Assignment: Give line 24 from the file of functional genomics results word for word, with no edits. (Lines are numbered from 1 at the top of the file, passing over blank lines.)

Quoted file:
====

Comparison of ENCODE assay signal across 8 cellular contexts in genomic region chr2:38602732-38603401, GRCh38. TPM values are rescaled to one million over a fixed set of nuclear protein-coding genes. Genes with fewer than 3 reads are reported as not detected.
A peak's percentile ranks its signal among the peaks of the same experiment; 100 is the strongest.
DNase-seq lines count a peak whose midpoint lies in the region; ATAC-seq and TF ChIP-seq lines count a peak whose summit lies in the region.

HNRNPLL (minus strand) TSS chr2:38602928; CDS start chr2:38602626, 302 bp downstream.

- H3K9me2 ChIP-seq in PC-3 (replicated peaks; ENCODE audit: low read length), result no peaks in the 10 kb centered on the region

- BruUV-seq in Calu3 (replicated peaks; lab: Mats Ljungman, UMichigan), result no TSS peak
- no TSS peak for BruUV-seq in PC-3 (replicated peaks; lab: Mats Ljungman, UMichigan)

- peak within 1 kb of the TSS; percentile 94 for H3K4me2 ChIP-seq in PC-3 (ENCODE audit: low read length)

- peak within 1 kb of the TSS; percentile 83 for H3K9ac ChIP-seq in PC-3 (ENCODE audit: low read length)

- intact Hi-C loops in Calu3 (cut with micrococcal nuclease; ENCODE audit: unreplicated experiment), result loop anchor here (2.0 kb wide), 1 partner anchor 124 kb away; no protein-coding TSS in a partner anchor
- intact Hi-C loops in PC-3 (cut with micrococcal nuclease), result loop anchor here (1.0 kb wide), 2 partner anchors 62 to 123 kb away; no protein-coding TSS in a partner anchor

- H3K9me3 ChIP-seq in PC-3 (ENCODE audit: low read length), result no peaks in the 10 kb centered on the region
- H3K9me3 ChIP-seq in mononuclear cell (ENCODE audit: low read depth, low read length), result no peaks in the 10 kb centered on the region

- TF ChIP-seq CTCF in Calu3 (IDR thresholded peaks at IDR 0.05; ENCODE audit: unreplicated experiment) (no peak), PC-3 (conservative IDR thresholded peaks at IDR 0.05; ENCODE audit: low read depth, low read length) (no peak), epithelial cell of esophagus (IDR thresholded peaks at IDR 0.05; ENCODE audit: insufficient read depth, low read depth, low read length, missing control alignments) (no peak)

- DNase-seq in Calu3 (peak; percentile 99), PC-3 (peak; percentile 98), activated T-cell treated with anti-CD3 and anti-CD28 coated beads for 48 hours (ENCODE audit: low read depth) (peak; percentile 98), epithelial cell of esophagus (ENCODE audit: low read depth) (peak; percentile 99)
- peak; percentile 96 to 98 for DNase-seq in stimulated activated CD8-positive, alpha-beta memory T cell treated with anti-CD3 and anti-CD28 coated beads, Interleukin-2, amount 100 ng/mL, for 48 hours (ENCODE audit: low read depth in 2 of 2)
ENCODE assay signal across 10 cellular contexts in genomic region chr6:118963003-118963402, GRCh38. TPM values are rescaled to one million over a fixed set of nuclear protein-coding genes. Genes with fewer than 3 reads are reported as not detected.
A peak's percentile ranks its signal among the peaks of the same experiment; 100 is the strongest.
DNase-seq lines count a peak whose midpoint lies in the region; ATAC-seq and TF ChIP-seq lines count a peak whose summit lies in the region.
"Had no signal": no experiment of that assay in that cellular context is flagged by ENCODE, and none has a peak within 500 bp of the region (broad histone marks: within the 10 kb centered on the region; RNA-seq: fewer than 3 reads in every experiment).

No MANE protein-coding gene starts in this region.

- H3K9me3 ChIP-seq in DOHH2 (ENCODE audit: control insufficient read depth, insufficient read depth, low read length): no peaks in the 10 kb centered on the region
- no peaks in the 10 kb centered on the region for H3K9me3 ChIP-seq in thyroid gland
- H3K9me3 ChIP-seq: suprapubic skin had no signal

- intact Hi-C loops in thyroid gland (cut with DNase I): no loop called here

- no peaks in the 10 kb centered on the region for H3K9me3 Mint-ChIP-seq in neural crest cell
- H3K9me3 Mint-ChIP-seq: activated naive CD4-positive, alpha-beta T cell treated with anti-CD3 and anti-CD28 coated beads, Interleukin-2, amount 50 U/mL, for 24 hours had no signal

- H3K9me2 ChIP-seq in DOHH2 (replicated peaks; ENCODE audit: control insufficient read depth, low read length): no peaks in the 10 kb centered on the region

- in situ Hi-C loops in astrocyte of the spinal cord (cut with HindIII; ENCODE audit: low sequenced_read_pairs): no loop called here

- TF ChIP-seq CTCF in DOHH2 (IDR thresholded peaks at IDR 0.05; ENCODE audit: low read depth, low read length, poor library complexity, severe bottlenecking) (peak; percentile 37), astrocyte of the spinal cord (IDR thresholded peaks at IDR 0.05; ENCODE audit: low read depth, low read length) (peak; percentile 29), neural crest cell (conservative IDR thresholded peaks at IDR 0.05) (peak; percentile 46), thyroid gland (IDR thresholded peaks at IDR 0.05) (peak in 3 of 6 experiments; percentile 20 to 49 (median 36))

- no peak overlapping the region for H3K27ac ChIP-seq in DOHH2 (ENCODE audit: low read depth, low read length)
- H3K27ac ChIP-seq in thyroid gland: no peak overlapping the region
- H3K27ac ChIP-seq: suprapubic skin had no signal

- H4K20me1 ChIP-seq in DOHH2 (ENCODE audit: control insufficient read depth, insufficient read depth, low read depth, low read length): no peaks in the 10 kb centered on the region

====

- H3K9me3 ChIP-seq: suprapubic skin had no signal